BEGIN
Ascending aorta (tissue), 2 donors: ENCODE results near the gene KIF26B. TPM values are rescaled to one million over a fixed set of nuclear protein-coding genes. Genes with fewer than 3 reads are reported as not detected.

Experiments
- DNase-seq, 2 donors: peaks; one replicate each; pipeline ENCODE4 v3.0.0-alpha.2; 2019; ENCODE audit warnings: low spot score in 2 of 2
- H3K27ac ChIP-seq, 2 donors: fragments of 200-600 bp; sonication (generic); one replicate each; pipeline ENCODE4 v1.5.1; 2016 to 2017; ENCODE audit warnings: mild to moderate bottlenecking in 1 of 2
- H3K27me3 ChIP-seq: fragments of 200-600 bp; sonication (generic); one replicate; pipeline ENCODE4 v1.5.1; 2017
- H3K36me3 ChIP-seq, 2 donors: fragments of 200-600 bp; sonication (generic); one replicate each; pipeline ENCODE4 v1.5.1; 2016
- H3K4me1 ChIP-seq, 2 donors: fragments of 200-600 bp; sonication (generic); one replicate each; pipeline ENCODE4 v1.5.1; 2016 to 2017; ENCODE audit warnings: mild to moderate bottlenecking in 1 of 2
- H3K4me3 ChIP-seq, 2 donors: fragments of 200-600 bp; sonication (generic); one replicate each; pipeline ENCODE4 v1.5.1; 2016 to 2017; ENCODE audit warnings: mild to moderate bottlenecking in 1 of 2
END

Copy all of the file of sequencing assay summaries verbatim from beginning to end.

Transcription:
Ascending aorta (tissue), 2 donors: ENCODE results near the gene KIF26B. TPM values are rescaled to one million over a fixed set of nuclear protein-coding genes. Genes with fewer than 3 reads are reported as not detected.

Experiments
- DNase-seq, 2 donors: peaks; one replicate each; pipeline ENCODE4 v3.0.0-alpha.2; 2019; ENCODE audit warnings: low spot score in 2 of 2
- H3K27ac ChIP-seq, 2 donors: fragments of 200-600 bp; sonication (generic); one replicate each; pipeline ENCODE4 v1.5.1; 2016 to 2017; ENCODE audit warnings: mild to moderate bottlenecking in 1 of 2
- H3K27me3 ChIP-seq: fragments of 200-600 bp; sonication (generic); one replicate; pipeline ENCODE4 v1.5.1; 2017
- H3K36me3 ChIP-seq, 2 donors: fragments of 200-600 bp; sonication (generic); one replicate each; pipeline ENCODE4 v1.5.1; 2016
- H3K4me1 ChIP-seq, 2 donors: fragments of 200-600 bp; sonication (generic); one replicate each; pipeline ENCODE4 v1.5.1; 2016 to 2017; ENCODE audit warnings: mild to moderate bottlenecking in 1 of 2
- H3K4me3 ChIP-seq, 2 donors: fragments of 200-600 bp; sonication (generic); one replicate each; pipeline ENCODE4 v1.5.1; 2016 to 2017; ENCODE audit warnings: mild to moderate bottlenecking in 1 of 2